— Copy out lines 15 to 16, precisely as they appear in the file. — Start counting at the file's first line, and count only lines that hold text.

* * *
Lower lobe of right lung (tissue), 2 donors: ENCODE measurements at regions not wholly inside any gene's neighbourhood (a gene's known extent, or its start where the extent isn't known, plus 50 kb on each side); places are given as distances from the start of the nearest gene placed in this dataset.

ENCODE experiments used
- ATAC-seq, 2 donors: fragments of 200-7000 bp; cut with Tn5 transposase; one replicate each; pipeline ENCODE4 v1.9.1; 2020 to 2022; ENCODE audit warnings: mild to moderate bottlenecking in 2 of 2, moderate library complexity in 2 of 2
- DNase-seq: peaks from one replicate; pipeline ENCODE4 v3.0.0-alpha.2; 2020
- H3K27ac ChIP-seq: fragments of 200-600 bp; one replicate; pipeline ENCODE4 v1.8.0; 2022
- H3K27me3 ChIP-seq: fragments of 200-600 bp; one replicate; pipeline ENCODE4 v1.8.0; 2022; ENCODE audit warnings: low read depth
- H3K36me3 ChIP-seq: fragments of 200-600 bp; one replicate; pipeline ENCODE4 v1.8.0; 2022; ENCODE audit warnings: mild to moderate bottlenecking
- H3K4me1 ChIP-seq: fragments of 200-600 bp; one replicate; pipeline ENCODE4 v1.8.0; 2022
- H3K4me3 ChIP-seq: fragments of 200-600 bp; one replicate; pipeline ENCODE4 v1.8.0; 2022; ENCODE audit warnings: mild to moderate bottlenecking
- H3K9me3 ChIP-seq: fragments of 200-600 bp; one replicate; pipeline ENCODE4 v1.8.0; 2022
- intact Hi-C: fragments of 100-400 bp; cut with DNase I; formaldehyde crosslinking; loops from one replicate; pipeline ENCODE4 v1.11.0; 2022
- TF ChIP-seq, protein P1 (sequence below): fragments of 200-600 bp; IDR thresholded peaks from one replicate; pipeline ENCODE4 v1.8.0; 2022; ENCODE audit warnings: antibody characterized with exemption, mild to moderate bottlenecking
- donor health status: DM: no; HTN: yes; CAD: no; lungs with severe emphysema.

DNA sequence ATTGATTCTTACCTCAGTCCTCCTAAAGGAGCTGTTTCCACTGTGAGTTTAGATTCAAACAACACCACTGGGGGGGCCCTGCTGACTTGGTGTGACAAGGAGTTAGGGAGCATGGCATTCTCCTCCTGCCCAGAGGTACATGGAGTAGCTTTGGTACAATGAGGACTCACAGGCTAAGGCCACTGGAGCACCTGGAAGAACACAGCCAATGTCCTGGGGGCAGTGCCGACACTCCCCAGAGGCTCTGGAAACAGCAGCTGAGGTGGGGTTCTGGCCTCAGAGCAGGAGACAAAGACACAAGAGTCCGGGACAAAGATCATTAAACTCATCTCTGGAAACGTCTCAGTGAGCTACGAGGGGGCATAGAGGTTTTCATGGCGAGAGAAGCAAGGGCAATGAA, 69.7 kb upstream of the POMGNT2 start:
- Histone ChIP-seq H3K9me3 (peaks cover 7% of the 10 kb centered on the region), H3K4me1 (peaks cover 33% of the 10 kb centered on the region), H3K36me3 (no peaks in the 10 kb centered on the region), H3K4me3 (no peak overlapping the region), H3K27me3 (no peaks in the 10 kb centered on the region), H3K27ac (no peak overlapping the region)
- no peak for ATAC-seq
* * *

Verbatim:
- Histone ChIP-seq H3K9me3 (peaks cover 7% of the 10 kb centered on the region), H3K4me1 (peaks cover 33% of the 10 kb centered on the region), H3K36me3 (no peaks in the 10 kb centered on the region), H3K4me3 (no peak overlapping the region), H3K27me3 (no peaks in the 10 kb centered on the region), H3K27ac (no peak overlapping the region)
- no peak for ATAC-seq